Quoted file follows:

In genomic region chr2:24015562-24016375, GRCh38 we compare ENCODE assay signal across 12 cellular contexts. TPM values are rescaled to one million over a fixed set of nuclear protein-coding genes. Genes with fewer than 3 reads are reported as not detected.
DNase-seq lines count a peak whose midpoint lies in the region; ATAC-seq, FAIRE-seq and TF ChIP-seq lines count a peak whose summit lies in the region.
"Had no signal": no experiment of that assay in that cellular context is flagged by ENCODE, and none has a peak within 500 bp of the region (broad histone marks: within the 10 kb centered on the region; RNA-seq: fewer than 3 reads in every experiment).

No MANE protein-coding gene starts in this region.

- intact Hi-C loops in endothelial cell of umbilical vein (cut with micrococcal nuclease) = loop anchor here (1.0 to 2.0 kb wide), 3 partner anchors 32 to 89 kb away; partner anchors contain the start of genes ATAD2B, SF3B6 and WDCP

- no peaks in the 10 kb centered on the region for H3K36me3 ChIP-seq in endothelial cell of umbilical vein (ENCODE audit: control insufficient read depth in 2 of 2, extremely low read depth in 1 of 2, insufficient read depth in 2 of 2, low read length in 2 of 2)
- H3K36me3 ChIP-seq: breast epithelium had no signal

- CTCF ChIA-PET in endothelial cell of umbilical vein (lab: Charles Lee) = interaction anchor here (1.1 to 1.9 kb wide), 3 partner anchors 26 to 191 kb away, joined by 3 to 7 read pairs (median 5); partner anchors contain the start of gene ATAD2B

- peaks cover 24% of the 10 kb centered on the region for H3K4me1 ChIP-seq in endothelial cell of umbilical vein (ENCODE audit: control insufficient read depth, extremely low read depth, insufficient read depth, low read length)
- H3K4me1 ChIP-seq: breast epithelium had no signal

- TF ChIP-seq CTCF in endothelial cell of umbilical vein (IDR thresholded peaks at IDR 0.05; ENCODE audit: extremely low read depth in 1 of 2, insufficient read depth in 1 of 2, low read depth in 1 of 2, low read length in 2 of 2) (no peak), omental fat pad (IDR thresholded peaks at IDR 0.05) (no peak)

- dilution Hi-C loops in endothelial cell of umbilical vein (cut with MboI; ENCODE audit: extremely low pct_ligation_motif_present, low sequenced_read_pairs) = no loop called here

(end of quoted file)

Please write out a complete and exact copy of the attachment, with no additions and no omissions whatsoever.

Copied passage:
In genomic region chr2:24015562-24016375, GRCh38 we compare ENCODE assay signal across 12 cellular contexts. TPM values are rescaled to one million over a fixed set of nuclear protein-coding genes. Genes with fewer than 3 reads are reported as not detected.
DNase-seq lines count a peak whose midpoint lies in the region; ATAC-seq, FAIRE-seq and TF ChIP-seq lines count a peak whose summit lies in the region.
"Had no signal": no experiment of that assay in that cellular context is flagged by ENCODE, and none has a peak within 500 bp of the region (broad histone marks: within the 10 kb centered on the region; RNA-seq: fewer than 3 reads in every experiment).

No MANE protein-coding gene starts in this region.

- intact Hi-C loops in endothelial cell of umbilical vein (cut with micrococcal nuclease) = loop anchor here (1.0 to 2.0 kb wide), 3 partner anchors 32 to 89 kb away; partner anchors contain the start of genes ATAD2B, SF3B6 and WDCP

- no peaks in the 10 kb centered on the region for H3K36me3 ChIP-seq in endothelial cell of umbilical vein (ENCODE audit: control insufficient read depth in 2 of 2, extremely low read depth in 1 of 2, insufficient read depth in 2 of 2, low read length in 2 of 2)
- H3K36me3 ChIP-seq: breast epithelium had no signal

- CTCF ChIA-PET in endothelial cell of umbilical vein (lab: Charles Lee) = interaction anchor here (1.1 to 1.9 kb wide), 3 partner anchors 26 to 191 kb away, joined by 3 to 7 read pairs (median 5); partner anchors contain the start of gene ATAD2B

- peaks cover 24% of the 10 kb centered on the region for H3K4me1 ChIP-seq in endothelial cell of umbilical vein (ENCODE audit: control insufficient read depth, extremely low read depth, insufficient read depth, low read length)
- H3K4me1 ChIP-seq: breast epithelium had no signal

- TF ChIP-seq CTCF in endothelial cell of umbilical vein (IDR thresholded peaks at IDR 0.05; ENCODE audit: extremely low read depth in 1 of 2, insufficient read depth in 1 of 2, low read depth in 1 of 2, low read length in 2 of 2) (no peak), omental fat pad (IDR thresholded peaks at IDR 0.05) (no peak)

- dilution Hi-C loops in endothelial cell of umbilical vein (cut with MboI; ENCODE audit: extremely low pct_ligation_motif_present, low sequenced_read_pairs) = no loop called here